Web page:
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The History of NASA's Iconic Countdown Clock (And a Look at the New One)

A few days ago every space enthusiast got sentimental when, after 45 years of operation, the iconic countdown clock at NASA's Kennedy Space Center's Press Site was disassembled for removal. Perhaps more than any other piece of equipment near the launch site, the countdown clock was a piece of history.

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The clock was designed by local NASA engineers and built by local NASA technicians in 1969, and first used at the Apollo 12 launch. But now the digital countdown timer, which ticked off NASA's manned and unmanned missions as they lifted off from nearby Cape Canaveral Air Force Station, is gone.

The technical details of the device were just amazing:

  • The three blue boxes are 6 feet high, 3 feet deep, and 26 feet wide altogether (not including the triangular concrete and aluminum base).
  • The six digits are four feet high and two feet wide, and uses 56 totally ordinary 40-watt light bulbs.
  • There are 349 total light bulbs displaying how many hours, minutes and seconds have to elapse until lift off.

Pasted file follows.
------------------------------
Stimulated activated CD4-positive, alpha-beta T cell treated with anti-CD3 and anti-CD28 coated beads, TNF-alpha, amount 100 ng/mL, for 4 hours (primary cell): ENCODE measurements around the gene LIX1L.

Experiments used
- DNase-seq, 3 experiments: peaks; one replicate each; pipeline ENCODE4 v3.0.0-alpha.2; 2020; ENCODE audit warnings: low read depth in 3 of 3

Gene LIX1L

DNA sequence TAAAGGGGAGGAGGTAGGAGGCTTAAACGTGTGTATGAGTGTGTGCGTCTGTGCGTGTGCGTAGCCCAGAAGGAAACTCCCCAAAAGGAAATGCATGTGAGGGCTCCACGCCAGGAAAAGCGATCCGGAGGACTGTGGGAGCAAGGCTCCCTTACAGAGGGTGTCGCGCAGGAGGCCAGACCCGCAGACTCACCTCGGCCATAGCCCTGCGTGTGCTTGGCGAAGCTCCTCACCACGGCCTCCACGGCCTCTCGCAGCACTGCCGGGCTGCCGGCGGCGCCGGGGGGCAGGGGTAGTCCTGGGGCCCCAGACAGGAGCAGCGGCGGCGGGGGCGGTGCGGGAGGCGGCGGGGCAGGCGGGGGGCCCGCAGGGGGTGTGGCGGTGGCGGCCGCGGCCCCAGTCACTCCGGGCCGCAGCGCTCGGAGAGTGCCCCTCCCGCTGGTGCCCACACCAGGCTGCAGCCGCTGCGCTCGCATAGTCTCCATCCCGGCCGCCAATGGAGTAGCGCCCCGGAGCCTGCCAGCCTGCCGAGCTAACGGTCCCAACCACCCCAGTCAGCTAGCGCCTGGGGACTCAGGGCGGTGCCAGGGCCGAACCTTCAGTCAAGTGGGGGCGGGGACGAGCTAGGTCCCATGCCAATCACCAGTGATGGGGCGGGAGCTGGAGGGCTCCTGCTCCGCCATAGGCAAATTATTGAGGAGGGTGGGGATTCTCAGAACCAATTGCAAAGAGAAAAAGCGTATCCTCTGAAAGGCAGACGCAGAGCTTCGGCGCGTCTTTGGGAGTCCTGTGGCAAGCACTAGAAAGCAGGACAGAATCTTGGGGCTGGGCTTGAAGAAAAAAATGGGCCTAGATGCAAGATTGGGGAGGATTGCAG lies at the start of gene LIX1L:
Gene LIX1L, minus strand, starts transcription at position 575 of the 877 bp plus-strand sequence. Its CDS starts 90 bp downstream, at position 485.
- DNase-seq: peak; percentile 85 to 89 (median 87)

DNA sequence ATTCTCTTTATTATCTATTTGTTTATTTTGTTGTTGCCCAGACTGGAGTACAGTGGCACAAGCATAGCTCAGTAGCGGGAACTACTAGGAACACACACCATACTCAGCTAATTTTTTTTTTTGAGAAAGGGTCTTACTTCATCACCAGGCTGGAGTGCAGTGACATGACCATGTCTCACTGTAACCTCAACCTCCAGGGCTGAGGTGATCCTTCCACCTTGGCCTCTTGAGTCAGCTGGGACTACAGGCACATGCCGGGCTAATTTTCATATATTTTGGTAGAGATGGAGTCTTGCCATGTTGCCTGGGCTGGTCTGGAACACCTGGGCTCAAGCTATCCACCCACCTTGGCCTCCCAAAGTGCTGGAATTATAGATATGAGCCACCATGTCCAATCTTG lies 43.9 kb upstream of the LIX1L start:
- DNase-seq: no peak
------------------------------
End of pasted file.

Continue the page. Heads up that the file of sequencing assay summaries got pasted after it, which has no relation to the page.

• The clock is controlled from the nearby Launch Control Center (LCC), activated by the Timing and Imaging Technical Support Group, the "timing crew" before a launch.
  • The clock counts down to T-zero, to the moment when the launch vehicle lift off the pad, and after launch, the clock keeps ticking, showing the so called "mission-elapsed time" (MET).
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Hurricanes and harsh Florida weather have not spared one of the most-watched timepieces in the world, and it become harder to maintain as parts got older and more difficult to obtain. As Timothy M. Wright, IMCS Timing, Countdown and Photo Services, said:

Over the years, we've had to keep circuits up with all the lightning in the area. We've also had to keep it dry inside with dehumidifiers.

Ten years ago Hurricane Charlie did serious damage to the clock, so it was the extreme Florida weather sealed the fate of this legendary display: NASA wanted a cutting edge update. The new $280,000 multimedia display, installed on November 28th, is almost the same size: 26 feet wide and seven feet high. In addition to the launch countdown, spectators will be able to watch images and streaming video (at resolution 1280 x 360) from several sources on it:

Illustration for article titled The History of NASAs Iconic Countdown Clock (And a Look at the New One)
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Photo: NASA

NASA officials hope the new, much brighter display will be accepted like its predecessor, which likely will be on display at the Visitor Complex nearby. Until then, here is our sentimental collection commemorating some of the greatest moments in the life of the original clock.